Discrete Mathematics


Research coordinators: Martín MatamalaMaya Stein
Researchers CMM: Marcos KiwiIván Rapaport, José Soto
Researchers U. Concepción: Julio Aracena, Anahí Gajardo
Postdoc: Daniel Quiroz

About the research group

The Discrete Mathematics group at CMM focuses on understanding structural aspects of graphs, centralized and distributed algorithms, and the behavior of certain processes in networks. Our main lines are outlined below.

Graph theory

We are interested in structural, extremal and algorithmic graph theory. Our topics include Ramsey type-questions and tree containment problems, as well as graph regularity. Other more interdisciplinary topics are classical geometric properties in the context of metric spaces induced by finite graphs, and topics on the border between graph theory and group theory.


The main aim here is to find fast algorithms and/or determining the computational complexity of a given problem. This includes both traditional single-machine approaches, and distributed computing on several platforms, which has become necessary for recently emerging large networks. Since finding exact solutions for several classical problem is intractable, we consider different relaxation paradigms, such as designing algorithms that compute approximate solutions with provable guarantees, or making some stochastic assumptions on the instances on which the algorithm will be applied. Furthermore, we also consider problems in which information about the instances is revealed or changes over time. As this happens we want to keep good solutions for the problem that does whose structure does not change too quickly.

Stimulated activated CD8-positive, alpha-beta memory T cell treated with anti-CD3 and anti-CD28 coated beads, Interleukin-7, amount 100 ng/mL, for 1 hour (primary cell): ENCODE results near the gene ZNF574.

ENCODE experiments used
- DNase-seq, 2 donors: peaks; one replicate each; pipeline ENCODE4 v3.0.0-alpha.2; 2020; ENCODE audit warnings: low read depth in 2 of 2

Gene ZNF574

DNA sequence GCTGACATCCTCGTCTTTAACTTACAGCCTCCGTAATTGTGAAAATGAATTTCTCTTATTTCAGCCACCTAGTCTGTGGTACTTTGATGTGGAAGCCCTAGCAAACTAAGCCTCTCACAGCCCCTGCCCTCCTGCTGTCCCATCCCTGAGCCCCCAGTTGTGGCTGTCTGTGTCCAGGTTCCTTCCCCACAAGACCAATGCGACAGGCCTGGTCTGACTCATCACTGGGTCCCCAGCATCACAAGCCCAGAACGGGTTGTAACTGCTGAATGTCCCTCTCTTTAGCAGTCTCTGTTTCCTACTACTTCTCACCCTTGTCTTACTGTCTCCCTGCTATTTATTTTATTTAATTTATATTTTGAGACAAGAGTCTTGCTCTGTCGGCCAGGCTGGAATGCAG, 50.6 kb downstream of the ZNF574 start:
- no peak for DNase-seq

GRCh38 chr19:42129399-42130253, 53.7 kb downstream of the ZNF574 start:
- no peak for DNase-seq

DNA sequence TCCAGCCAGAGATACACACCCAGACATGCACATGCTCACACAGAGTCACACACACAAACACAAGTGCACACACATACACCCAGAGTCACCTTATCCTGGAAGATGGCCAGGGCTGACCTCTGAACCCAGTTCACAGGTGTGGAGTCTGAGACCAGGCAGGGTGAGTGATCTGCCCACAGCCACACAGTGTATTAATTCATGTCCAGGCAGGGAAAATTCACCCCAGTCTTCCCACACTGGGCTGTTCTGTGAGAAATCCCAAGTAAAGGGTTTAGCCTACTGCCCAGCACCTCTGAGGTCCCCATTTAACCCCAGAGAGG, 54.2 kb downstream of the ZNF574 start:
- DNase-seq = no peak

Information dissemination

A fundamental topic concerning real world networks is qualitatively and quantitatively explaining and assessing the way information propagates through them. Specially relevant is how such flows impact, if at all, the network’s evolution, and the potential algorithmic advantage they entail.

Discrete dynamical systems

The group at Concepción works on Boolean networks, cellular automata and Turing machine dynamics.